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The Real Ramona

klickitat_streetI worked with Beverly Cleary for nearly twenty years, so it’s beyond difficult to pick from so many wonderful memories. Here are two that I hope capture both her remarkable sense of humor and her unwavering integrity.

cleary_ramona quimby age 8Soon after becoming editor in chief at Morrow, I accompanied Beverly to the ALA Annual convention in Philadelphia, where she was to receive a Newbery Honor for Ramona Quimby, Age 8. The awards ceremony was held in a grand old hotel with an enormous curved stairway that went from the balcony to the floor of the ballroom. The award-winning authors and their editors assembled on the balcony. We were told that after the master of ceremonies announced our name, each of us should proceed down the staircase. But curved stairways are tricky because the outer edge is much narrower than the part near the wall. What they hadn’t told us was that the room would be dark and that they would shine a spotlight on us as we descended. Going down narrow stairs in the dark with a spotlight in your face is terrifying. When I finally got to my seat next to Beverly, who had preceded me down the stairs, I told her I had been sure I would trip and fall on my face in front of a thousand people. She laughed and said, “I thought I was going to fall backward and as I slid down the stairs my dress would fly over my head!”

*   *   *   *

Many years passed, and with nearly every one of them I received a letter from a Hollywood studio asking if Beverly would agree to a movie about Ramona. Beverly was interested, but she had two conditions. First, the film had to be based on her books, not new stories the studio invented. Beverly also wanted approval of the screenplay to make sure her characters sounded like themselves.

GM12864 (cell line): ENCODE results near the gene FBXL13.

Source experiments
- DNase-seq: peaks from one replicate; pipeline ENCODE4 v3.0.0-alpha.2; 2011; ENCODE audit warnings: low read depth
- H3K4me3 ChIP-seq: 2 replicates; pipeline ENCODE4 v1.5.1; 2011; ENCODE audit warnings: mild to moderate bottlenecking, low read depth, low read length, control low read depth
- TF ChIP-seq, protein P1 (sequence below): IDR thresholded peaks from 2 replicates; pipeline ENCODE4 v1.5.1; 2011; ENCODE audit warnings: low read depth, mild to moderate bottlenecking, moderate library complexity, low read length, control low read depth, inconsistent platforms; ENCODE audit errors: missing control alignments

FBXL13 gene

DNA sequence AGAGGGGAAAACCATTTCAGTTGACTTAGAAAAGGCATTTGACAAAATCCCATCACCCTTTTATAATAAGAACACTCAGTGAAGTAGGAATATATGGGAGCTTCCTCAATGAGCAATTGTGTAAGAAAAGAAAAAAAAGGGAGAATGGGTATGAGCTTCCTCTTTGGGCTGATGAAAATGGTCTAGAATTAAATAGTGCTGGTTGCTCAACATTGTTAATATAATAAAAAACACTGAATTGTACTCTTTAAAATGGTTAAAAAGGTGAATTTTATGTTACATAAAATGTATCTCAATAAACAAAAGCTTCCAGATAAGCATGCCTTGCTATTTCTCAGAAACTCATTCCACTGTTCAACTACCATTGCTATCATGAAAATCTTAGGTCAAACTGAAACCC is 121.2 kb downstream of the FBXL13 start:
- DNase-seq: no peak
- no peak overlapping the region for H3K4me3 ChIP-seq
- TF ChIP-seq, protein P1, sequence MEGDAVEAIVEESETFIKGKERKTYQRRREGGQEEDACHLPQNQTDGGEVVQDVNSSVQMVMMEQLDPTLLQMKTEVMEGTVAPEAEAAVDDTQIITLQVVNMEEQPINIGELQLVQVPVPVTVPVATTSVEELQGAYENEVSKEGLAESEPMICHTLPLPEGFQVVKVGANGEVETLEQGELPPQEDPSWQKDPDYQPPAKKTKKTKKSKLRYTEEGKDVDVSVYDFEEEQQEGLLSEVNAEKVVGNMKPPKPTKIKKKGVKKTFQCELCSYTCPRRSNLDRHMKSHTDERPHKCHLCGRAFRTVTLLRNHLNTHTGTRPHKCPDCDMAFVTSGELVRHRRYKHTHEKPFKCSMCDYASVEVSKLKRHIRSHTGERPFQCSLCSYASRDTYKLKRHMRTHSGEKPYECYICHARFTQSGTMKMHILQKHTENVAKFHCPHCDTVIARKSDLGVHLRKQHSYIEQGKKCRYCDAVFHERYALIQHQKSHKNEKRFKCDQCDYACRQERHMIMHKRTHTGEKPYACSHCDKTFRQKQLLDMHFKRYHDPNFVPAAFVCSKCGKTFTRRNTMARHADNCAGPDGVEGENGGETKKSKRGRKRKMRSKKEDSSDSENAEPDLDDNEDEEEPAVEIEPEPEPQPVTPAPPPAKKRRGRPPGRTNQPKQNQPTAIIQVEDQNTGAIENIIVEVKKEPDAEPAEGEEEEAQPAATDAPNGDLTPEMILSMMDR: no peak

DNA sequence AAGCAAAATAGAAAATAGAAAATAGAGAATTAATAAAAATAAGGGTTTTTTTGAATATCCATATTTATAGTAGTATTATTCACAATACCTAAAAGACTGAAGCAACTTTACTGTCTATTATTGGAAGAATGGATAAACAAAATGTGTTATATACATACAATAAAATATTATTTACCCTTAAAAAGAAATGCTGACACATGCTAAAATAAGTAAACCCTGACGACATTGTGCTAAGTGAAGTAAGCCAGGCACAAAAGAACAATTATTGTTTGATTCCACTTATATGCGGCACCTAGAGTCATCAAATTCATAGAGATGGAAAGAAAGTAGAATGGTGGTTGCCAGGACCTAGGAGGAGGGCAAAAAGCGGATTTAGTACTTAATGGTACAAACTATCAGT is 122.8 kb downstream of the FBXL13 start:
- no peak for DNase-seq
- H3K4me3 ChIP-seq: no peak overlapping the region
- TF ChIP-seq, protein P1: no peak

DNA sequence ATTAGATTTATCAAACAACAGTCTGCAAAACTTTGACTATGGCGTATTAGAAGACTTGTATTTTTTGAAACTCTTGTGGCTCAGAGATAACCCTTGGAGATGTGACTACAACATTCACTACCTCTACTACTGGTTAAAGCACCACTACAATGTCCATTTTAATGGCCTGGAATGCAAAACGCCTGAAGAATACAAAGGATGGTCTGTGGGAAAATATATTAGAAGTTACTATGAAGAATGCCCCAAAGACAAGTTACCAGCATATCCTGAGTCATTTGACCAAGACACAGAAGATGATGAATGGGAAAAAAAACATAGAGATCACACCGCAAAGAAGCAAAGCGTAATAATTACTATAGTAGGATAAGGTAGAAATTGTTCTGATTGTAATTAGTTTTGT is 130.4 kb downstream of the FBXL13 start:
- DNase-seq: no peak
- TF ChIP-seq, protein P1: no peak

The studios always refused. They explained that if the movie was a big success, people would want sequels, and eventually the studio would run out of existing stories. Beverly understood this, but she was firm; she wouldn’t turn her characters over to the whims of a studio. The executives also refused to allow her to approve the screenplay. They said if they did this for her, it would open the door for other authors who wanted approval. Beverly understood this as well, but she wouldn’t budge.

cleary_ramona quimby age 8 updateThen in 1994 an award-winning director approached us. Beverly loved this woman’s work, so she agreed to meet her instead of negotiating by phone. Beverly flew to New York, and we gathered in Morrow’s conference room. The director lavishly praised Beverly’s books and then outlined the movie she wanted to make. Beverly was impressed with the presentation, but she told the woman her two conditions nevertheless.

The director very politely explained why both were impossible. Beverly said she knew these would be difficult; she’d heard this many times before. Still, she couldn’t allow sequels that were not based on the books, and she wouldn’t allow screenwriters to put words in Ramona’s mouth that didn’t sound like something Ramona would say.

The director paused, and then she pounced: “But Mrs. Cleary, this movie will make you rich!” And Beverly said, “Thank you, but I already have enough money.” The director pounced again with what she must have thought was the dealmaker: “But Mrs. Cleary, this movie will make you famous!” Beverly smiled and said, “Well, I already get more mail than I can answer.”

The director was stunned. She sat there for a minute and then she, too, smiled. “Rich. Famous. That’s all I’ve got.” And she left, laughing.

From the March/April 2016 issue of The Horn Book Magazine. Happy 100th Birthday, Beverly Cleary! For more, click the tag Beverly Cleary at 100.

David Reuther About David Reuther

From 1982 to 1998, David Reuther was publisher of Morrow Junior Books, where he edited a dozen books by Beverly Cleary, including her 1984 Newbery Medal winner, Dear Mr. Henshaw.

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Comments

  1. This is a wonderful story. Thank you, David, for adding even more ‘life’ to Beverly Cleary.

  2. I was a reluctant reader. Ramona was the book that changed all that and made me love reading.
    My family never had the money to buy the series so I would borrow them from the local council library.
    I am now a single mother of 5 children and a teacher of primary school students. Not a year passes when I don’t somehow expose all those little treasures around me to Beverley Cleary’s books.
    She is a legend and it is her I have to thank for my love of books and my passion to have the children under my care love them equally. Thank you. You have made a difference in my life.

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